We are star dust, we are wine crystals...but are we alone...
My 2010 New Year's resolution is to watch at least one "science" DVD with the boys. And this DVD is a good example why I think it is not only a good idea, but easy/fun.
Animation and pacing in documentaries has become so snappy, and prolonged talking head shots are a thing of the past. Sure there is a staged quality, and this may be too popular for some scientists, but introducing ideas to my first-graders like Pangea, left-handed amino acids, craters seeding natural resources (is that really as true as the DVD implies?) and so forth were received as readily as a SpongeBob episode.
Hmmm, looking at the associated PBS web page, I see that Daniel Barringer might disagree with the direct casual link, but the movie lead me to want to look the info up. Who knows maybe it will lead my boys to help work on a trip to Europa via nuclear rockets launched from the moon some day ;>. Or closer to home, maybe taking over Joel Hagen's job at NASA one day.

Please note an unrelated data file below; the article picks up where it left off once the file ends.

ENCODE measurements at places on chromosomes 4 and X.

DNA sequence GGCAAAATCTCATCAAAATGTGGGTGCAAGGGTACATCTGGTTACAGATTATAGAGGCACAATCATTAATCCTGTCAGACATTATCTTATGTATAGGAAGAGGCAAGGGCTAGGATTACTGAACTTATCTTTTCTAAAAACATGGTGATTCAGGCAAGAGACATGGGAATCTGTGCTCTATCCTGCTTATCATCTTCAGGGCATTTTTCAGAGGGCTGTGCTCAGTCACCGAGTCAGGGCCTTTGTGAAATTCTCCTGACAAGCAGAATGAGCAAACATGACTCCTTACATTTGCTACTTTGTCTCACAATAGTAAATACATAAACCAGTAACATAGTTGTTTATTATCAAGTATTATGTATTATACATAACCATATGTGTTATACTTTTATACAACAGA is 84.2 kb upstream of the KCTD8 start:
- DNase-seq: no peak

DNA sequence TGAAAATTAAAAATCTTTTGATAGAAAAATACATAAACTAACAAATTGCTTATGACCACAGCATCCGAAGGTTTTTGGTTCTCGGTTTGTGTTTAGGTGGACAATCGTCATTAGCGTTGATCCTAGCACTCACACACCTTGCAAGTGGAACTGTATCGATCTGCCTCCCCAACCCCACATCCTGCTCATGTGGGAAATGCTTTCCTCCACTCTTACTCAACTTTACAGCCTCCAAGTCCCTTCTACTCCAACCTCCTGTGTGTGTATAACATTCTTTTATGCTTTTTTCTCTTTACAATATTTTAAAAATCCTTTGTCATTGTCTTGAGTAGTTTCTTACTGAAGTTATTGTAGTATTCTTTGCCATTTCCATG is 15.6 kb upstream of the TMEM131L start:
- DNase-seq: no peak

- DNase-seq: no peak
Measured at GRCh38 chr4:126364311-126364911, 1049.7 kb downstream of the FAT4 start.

For me, Adam Bruckner was the star of the show, but then I tend to favor Doubting Thomases over true believers in all realms. Terraforming fever, catch it? Not until my gene print is probably gone from this planet, hopefully not the entire human genome.
The boys also got into the weightless-ness effects on the body, and the Russian recounts of how weak the first cosmonauts were on their return to earth caught the boys attention. As did the efforts to work out in anti-grav. Also the extreme fish-eye lens shots from helicopter stood out, making the Earth seem insanely round. Very funny to me.
Anyways, an enjoyable watch for us. Hope you like it as well.
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